Our latest issue (40.3) explores the changing national and transnational contours of feminism and feminist activism.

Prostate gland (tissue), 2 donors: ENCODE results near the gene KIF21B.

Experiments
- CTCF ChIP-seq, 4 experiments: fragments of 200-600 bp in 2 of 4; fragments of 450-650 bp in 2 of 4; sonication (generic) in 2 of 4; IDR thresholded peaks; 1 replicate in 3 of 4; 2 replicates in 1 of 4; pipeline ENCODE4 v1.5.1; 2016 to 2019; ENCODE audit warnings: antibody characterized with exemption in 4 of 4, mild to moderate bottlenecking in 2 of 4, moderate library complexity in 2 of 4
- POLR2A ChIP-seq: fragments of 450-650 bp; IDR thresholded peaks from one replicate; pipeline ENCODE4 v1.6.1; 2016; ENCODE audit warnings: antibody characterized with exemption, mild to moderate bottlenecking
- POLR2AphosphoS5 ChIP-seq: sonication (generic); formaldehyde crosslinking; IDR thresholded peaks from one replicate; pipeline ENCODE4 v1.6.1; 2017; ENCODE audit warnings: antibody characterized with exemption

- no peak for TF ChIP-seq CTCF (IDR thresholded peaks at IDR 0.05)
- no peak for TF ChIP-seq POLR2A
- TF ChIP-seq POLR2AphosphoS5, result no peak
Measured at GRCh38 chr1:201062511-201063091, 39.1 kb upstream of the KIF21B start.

Raewyn Connell revisits the importance of taking seriously the problem of Eurocentrism, which limits access to feminist theoretical contributions from the global South. She points to the possibilities of circulating translated texts, and we provide links to translations of three key works mentioned her article. Tomomi Yamaguchi addresses a translational dilemma: how the phrase “gender free” — ostensibly imported into Japan from the global North — is marshaled to resist feminist political gains. Kathryn Moeller also traces the trajectory of a category, “adolescent girl,” as used by the Nike Foundation's social marketing campaigns in urban Brazil. Srila Roy frames the current moment of the Indian women’s movement via debates about neoliberalism and the role of NGO-based activism. Astrid Henry explores parallels and contrasts between US Third Wave feminist thinking and Fittstim-feminists in Scandinavia. [more...]Heather Berg traces expands the possibilities of thinking about the labor involved in commercial sex in the US. These essays all sketch feminism’s changing position within the nation-state, even as they index the play of transnational feminist ideas through liberal and neoliberal discourses. Flaudette May Datuin’s art essay dwells on how feminist interventions also occur in the context of nationalist struggle, and she highlights questions of violence and its representation. Themes of violence, gender, and representation are also reflected in this issue’s featured poetry by Claudia M. Reder, Helena Boberg, and Kim Hyesoon. [less]